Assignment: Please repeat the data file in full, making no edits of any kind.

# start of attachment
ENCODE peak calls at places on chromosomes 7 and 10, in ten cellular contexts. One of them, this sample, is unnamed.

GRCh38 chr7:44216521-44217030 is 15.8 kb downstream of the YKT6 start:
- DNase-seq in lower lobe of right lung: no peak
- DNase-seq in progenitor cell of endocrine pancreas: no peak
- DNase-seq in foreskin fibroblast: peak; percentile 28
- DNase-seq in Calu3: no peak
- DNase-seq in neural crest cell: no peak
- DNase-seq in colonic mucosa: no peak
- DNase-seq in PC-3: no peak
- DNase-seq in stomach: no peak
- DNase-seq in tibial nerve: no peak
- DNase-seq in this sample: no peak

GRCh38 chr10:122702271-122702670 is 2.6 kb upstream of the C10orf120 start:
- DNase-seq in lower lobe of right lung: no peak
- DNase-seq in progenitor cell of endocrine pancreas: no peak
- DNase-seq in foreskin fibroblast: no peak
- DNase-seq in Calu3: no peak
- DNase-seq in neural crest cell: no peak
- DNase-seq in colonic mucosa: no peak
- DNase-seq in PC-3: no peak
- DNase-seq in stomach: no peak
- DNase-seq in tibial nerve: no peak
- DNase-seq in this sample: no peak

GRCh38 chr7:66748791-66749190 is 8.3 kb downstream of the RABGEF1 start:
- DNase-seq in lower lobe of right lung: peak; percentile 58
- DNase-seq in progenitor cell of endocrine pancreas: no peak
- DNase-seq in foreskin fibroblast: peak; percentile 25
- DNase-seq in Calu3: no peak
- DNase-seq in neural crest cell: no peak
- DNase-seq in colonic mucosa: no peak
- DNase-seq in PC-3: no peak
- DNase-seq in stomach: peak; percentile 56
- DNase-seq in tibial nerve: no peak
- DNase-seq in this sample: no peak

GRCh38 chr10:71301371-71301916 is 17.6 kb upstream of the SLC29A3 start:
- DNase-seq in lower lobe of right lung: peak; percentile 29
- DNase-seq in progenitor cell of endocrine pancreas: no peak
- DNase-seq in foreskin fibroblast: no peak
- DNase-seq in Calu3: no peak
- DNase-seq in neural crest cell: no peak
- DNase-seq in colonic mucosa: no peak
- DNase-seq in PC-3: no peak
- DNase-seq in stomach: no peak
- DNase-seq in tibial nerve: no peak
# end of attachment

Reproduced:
ENCODE peak calls at places on chromosomes 7 and 10, in ten cellular contexts. One of them, this sample, is unnamed.

GRCh38 chr7:44216521-44217030 is 15.8 kb downstream of the YKT6 start:
- DNase-seq in lower lobe of right lung: no peak
- DNase-seq in progenitor cell of endocrine pancreas: no peak
- DNase-seq in foreskin fibroblast: peak; percentile 28
- DNase-seq in Calu3: no peak
- DNase-seq in neural crest cell: no peak
- DNase-seq in colonic mucosa: no peak
- DNase-seq in PC-3: no peak
- DNase-seq in stomach: no peak
- DNase-seq in tibial nerve: no peak
- DNase-seq in this sample: no peak

GRCh38 chr10:122702271-122702670 is 2.6 kb upstream of the C10orf120 start:
- DNase-seq in lower lobe of right lung: no peak
- DNase-seq in progenitor cell of endocrine pancreas: no peak
- DNase-seq in foreskin fibroblast: no peak
- DNase-seq in Calu3: no peak
- DNase-seq in neural crest cell: no peak
- DNase-seq in colonic mucosa: no peak
- DNase-seq in PC-3: no peak
- DNase-seq in stomach: no peak
- DNase-seq in tibial nerve: no peak
- DNase-seq in this sample: no peak

GRCh38 chr7:66748791-66749190 is 8.3 kb downstream of the RABGEF1 start:
- DNase-seq in lower lobe of right lung: peak; percentile 58
- DNase-seq in progenitor cell of endocrine pancreas: no peak
- DNase-seq in foreskin fibroblast: peak; percentile 25
- DNase-seq in Calu3: no peak
- DNase-seq in neural crest cell: no peak
- DNase-seq in colonic mucosa: no peak
- DNase-seq in PC-3: no peak
- DNase-seq in stomach: peak; percentile 56
- DNase-seq in tibial nerve: no peak
- DNase-seq in this sample: no peak

GRCh38 chr10:71301371-71301916 is 17.6 kb upstream of the SLC29A3 start:
- DNase-seq in lower lobe of right lung: peak; percentile 29
- DNase-seq in progenitor cell of endocrine pancreas: no peak
- DNase-seq in foreskin fibroblast: no peak
- DNase-seq in Calu3: no peak
- DNase-seq in neural crest cell: no peak
- DNase-seq in colonic mucosa: no peak
- DNase-seq in PC-3: no peak
- DNase-seq in stomach: no peak
- DNase-seq in tibial nerve: no peak